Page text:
Two billion dollars of its market value has evaporated. Its stock now trades for a quarter of where it was last summer. Of its shares that trade freely, 39% are sold short. Is investors' disgust for Carbo Ceramics (NYSE:CRR) deserved?

Sand in the gears
Carbo Ceramics sells sand. Well, fancy sand. Hydraulic fracturing -- the controversial method of extracting oil and natural gas from otherwise impenetrable reserves -- relies on pumping material into the ground at high pressures to break up rock. Typically, that material is sand.

Carbo Ceramics has created a special kind of sand. Its resin- or ceramic-coated sand allows drillers to get more oil or gas out of their wells. And because fewer tons of fancy sand is required to complete a project, the wear and tear on drillers' equipment is reduced. The downside? Although sand is ridiculously cheap, Carbo's fancy sand is not.

What bearish investors see
Will oil prices hovering below $50, fewer wells are being drilled. Demand for sand of any variety falls with drilling activity. But if volumes are collapsing, it isn't showing up in Carbo Ceramics' top line. Revenue declined a measly 2.8% in 2014. The recently ended fourth quarter -- certainly the worst oil services environment in years -- actually grew over the fourth quarter in 2013. 

The story unfolds as you move from revenue to profits. Despite higher revenue, operating profit tumbled 28% in the fourth quarter. The culprit is aggressive cost cutting on the part of drillers. Fighting to stave off their own shrinking profits, drillers are hunting for every avenue to cut costs. Never mind that Carbo's fancy sand is economically superior to basic sand -- it needs to go.

TypeQ4 2013 (Millions of Pounds)Q4 2014 (Millions of Pounds)
Ceramic 409 409
Resin Coated Sand 89 35
Northern White Sand 51 413

Source: Company press release.

Volumes for fancy sand -- the ceramic and resin varieties -- have collectively fallen, while basic Northern White sand has exploded. Unfortunately for Carbo, the margin difference between fancy and basic sand is enormous. The company has seen a precipitous fall in margins as a result.

Source: Capital IQ.

As a manufacturer, Carbo has only limited ability to scale back its ongoing expenses to reflect volume changes. It costs roughly the same to run factories and pay employees regardless of the price its products fetch. That can spell trouble when demand suddenly shifts from high- to low-margin products.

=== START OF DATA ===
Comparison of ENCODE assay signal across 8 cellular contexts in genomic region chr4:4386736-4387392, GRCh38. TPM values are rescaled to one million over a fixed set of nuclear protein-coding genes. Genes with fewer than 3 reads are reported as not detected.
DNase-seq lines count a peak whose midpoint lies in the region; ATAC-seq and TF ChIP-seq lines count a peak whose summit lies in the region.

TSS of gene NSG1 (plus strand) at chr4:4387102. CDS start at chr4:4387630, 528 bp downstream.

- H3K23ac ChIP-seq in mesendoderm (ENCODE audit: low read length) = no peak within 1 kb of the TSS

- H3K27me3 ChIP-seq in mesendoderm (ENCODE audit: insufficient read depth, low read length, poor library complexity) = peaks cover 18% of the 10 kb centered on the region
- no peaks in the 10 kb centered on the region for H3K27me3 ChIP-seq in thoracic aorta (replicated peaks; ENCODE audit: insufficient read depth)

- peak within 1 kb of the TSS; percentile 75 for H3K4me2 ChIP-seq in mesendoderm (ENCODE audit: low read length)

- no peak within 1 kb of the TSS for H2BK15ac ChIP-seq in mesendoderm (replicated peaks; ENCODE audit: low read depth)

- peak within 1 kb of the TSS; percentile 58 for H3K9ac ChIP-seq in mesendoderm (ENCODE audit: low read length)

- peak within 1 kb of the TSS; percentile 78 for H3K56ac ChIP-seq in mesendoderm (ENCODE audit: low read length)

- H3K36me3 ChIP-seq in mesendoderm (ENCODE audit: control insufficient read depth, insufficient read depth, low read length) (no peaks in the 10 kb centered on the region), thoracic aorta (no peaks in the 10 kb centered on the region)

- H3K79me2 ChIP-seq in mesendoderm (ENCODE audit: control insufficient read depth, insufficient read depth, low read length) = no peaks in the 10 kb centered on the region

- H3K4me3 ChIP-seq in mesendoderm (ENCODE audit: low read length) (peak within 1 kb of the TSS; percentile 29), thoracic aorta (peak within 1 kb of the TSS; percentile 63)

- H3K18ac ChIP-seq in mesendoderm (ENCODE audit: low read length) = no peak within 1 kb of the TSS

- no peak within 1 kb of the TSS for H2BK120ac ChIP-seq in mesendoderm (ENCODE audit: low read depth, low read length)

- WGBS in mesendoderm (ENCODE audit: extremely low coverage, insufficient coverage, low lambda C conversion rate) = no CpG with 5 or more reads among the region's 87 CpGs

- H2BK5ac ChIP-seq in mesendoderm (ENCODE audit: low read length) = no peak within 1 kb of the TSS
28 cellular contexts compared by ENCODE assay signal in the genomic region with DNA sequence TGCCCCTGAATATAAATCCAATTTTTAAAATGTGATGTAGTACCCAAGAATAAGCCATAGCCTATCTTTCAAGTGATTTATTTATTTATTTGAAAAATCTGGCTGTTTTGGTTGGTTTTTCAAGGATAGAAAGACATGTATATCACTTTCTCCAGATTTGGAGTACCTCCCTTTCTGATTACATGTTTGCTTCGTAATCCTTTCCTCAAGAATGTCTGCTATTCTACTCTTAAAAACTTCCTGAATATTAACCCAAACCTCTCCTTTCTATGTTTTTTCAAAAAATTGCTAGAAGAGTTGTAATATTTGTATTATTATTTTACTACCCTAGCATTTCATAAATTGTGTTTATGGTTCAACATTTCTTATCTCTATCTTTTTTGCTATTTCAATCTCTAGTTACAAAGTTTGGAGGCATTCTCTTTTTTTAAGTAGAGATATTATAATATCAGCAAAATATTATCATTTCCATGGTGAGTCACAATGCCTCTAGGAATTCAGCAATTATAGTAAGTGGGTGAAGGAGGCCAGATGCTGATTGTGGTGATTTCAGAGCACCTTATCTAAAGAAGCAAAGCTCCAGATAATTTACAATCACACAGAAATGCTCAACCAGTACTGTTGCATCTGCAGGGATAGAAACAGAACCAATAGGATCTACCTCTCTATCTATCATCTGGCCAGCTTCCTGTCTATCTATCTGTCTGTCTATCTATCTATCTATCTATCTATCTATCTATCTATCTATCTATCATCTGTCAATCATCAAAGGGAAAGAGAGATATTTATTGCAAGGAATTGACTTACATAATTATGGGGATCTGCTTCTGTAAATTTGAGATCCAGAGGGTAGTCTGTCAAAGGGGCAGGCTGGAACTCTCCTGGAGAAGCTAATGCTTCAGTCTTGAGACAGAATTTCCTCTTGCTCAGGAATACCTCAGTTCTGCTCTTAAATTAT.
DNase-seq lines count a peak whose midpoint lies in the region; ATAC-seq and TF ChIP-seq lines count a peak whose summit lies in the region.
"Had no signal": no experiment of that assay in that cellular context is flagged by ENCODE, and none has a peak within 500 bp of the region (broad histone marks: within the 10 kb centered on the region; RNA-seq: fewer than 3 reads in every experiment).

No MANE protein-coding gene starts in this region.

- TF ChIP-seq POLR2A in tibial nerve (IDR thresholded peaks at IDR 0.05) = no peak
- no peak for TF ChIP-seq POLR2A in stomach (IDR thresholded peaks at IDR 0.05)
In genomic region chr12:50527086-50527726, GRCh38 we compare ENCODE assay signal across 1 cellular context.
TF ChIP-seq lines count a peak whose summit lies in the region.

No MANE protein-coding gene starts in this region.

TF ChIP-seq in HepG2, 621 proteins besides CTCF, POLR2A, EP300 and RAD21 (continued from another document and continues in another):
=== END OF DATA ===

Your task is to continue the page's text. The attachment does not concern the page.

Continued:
But is it really that bad?
Let's look on the bright side. Carbo's balance sheet is reasonably strong. Net debt rounds to zero, so at least the company doesn't risk breaking a debt covenant or struggling to meet interest payments. Both are becoming problematic for others in the industry.

Though margins have fallen sharply, Carbo is still profitable, though barely. More importantly, cash flow has remained decent. We don't yet have the figure for the fourth quarter, but in Q3 Carbo generated $39 million in cash. Carbo has spent over $100 million annually reinvesting in the business. In last week's conference call, CEO Gary Kolstad and CFO Ernesto Bautista hinted that only $30 million to $40 million is required to maintain operations. That's how much cash the company generated in its third quarter.

After falling 75%, Carbo's stock is trading for tangible book value. Sure, Carbo is tied up with fancy sand that might be held at prices that are now too high. But inventory constitutes just 15% of Carbo's assets, so overvalued sand would inflate book value only minimally. 

An inflection point
This cheap of a valuation is unusual for a company that continues to generate a meaningful stream of cash. Even more unusual is the continued sky-high short interest in the stock. A third of shares have been shorted. Of the 85% of the shares that are freely traded (15% are held by management and board members), nearly 40% are held short.  These figures earn Carbo Ceramic the title of "Most Shorted Energy Stock."

It would be injudicious to argue that those currently short Carbo Ceramics haven't considered the stock's merits. Depending on when these investors entered their positions, they've been quite right on the stock and could be sitting on a tidy little profit to prove it. But shorting Carbo Ceramics' stock 50% or 75% ago involved a different thesis than it does today. No stock is a buy (or a short) at just any price. At some point, the valuation catches up with the stock's fundamentals. Carbo has been a great short, but we may be reaching that inflection point.